- by the Federal Home Loan Mortgage Corporation (Freddie Mac) or the Federal National Mortgage Association purchased or securitized (Fannie Mae)
Request Your Extension Through Your Loan Servicer
Start by getting in touch with your loan servicer if forbearance on your federally insured loan is set to end and you are still unable to start making full (or any) payments. It is this business that sends you a statement each month and takes your money. Your servicer’s name and contact details have to be included on your monthly bill.
Before the end of your existing forbearance or extension, your servicer should inform you of your alternatives. If not, be sure to speak with your servicer and request an extension.
You may get in touch with your service provider via phone, email, or through their website. It is a good idea to check the website for updates on all mortgage relief possibilities before getting in touch. According to the CARES Act, seeking a forbearance extension is a straightforward process:
Such forbearance “must be given for a term not to exceed 180 days and shall be further extended for a period not to exceed 180 days at the request of the Borrower.”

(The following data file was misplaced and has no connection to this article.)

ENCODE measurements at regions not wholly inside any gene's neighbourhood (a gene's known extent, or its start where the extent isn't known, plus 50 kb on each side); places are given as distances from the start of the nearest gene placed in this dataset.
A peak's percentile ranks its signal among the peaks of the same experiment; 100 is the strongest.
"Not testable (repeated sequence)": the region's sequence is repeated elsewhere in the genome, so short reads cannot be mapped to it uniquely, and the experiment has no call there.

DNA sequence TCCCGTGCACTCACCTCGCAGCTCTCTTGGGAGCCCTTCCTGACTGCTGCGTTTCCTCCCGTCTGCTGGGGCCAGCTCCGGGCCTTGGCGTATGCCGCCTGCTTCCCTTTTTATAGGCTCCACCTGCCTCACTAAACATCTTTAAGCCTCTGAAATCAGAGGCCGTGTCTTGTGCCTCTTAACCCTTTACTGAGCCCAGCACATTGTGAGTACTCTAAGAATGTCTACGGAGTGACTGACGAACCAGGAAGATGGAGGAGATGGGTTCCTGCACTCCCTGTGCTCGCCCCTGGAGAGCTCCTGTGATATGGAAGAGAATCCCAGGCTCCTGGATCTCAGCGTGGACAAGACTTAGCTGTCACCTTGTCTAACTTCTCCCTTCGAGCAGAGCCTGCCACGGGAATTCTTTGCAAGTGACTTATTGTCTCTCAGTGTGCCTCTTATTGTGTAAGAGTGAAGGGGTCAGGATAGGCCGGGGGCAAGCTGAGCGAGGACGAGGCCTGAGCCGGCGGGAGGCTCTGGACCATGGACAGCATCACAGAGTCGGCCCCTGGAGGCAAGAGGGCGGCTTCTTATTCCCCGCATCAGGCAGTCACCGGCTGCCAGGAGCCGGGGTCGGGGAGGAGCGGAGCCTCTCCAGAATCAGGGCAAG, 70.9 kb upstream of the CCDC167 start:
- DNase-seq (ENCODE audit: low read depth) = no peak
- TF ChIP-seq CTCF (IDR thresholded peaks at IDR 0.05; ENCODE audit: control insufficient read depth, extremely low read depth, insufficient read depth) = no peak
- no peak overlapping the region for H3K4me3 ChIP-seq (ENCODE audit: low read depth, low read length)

The CARES Act merely stipulates that you “must” ask for and be granted an extension.
Get Everything in Writing
The Consumer Financial Protection Bureau (CFPB) advises that even though the law does not mandate that you submit your request in writing, you should “ask your servicer to provide written documentation that confirms the details of your forbearance agreement and that you are clear on what the terms are” when you secure forbearance.
As with your first appeal for tolerance, keeping in mind that:
- You just need to provide proof that you are experiencing financial difficulty because of the epidemic to be granted the extension.
- No more fines, penalties, or interest (beyond scheduled amounts) will be charged to your account while you are in forbearance.
- At any moment, you are free to end the forbearance and start paying payments again.
Private Lender Forbearance Extensions
If you have a forbearance arrangement with a private lender but don’t have a federally or GSE-backed mortgage, the lender may or may not give an extension or other mortgage relief. You need to get in touch with your servicer before your current forbearance ends, just as with a government-backed loan.